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Author Topic: Inspection during Orientation Flights: Bad Idea?  (Read 658 times)
Bee Curious
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« on: September 14, 2013, 02:02:55 PM »

I was planning on doing an inspection today to see how the bees are set for colder weather. (I know they have enough honey, but I want to see if I need to shift some frames around.)  The weather has gotten much cooler--earlier in the week we had 95 degrees, but it was in the 50's last night and we'll barely see 70 degrees today.  I had a robbing screen on for the last few weeks, as we had a bumper crop of wasps this year and they were bothering the hive.  I took it off this morning and put my wooden entrance reducer on (wondering if that will deter mice wanting to find a nice honey-smelling home for the winter) before the girls got up this morning. 

Now, they are doing orientation flights, as their world has changed.  My question to you is: would the bees be testy if I did an inspection while they were re-orienting? bee bee bee bee bee
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Better.to.Bee.than.not
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« Reply #1 on: September 14, 2013, 03:35:23 PM »

naw, you'll be fine. you do not really want to open the hive up if it get's sub 50 degrees for prolonged periods though, and certainly not when it is below freezing/etc. The bees are not in to much danger right now if it is above mid 40's. They will get cold, but not so much of a issue as long as it warms up later, and doesn't go colder later. IE they have the chance to rebuild the heat in the hive before it does reach dangerous levels or prolonged coldness. Also of course you do not want to do it if it raining/etc so much and so forth. You should do fall inspections and make sure things are right. right now is the time hive beetles/etc need to be dealt with if they need to be dealt with, or at least it is a good time to do it, and getting winter prep on its way, imo. although I'm in Michigan and won't be finalizing things until probably mid Nov. really, I do not like to break their 'patches' with their propolis they use to seal cracks/etc. to late in the year.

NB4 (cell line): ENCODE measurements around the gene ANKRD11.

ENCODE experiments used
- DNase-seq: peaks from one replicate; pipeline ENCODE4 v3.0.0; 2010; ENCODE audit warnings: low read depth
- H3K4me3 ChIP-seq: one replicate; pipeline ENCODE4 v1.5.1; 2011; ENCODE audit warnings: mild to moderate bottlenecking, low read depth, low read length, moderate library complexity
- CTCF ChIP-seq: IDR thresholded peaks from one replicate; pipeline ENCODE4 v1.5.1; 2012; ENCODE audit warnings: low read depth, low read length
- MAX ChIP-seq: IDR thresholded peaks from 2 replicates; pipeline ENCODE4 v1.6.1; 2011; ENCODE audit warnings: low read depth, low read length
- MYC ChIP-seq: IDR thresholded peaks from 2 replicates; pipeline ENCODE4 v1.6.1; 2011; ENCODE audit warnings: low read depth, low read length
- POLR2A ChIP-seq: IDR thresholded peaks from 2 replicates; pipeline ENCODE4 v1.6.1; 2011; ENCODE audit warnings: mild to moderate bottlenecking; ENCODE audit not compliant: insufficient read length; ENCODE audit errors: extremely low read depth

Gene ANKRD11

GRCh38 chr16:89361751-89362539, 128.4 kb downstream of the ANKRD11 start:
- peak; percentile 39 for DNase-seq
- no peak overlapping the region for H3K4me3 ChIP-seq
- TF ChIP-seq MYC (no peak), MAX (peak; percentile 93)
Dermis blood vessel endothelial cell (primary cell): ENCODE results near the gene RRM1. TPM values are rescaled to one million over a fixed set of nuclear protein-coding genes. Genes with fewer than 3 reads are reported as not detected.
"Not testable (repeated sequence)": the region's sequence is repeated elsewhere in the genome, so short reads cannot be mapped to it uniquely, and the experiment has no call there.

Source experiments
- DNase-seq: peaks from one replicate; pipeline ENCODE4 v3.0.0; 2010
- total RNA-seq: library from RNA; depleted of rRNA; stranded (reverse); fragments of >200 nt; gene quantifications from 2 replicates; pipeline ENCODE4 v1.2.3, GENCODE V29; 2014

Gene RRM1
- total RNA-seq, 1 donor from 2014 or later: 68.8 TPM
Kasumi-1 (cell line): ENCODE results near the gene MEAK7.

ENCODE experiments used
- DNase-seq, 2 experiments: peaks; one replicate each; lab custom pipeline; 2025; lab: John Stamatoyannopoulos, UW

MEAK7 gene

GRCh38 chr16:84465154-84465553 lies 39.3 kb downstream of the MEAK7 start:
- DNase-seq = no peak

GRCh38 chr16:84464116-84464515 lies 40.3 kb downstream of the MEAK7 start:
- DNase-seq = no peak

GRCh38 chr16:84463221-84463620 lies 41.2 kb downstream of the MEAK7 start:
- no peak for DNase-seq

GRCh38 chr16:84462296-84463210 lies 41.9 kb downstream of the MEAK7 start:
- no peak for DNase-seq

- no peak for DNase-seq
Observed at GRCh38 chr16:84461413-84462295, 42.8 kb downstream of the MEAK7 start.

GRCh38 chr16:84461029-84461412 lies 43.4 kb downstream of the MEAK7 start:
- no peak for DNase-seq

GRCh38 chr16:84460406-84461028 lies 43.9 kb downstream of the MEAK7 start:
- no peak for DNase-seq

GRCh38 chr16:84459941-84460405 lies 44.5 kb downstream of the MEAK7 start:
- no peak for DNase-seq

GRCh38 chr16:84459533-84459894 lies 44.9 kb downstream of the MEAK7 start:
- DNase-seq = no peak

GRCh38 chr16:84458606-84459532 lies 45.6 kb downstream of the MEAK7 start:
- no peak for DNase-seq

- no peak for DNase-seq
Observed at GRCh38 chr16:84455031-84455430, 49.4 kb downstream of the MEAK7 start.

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Bee Curious
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« Reply #2 on: September 14, 2013, 04:25:53 PM »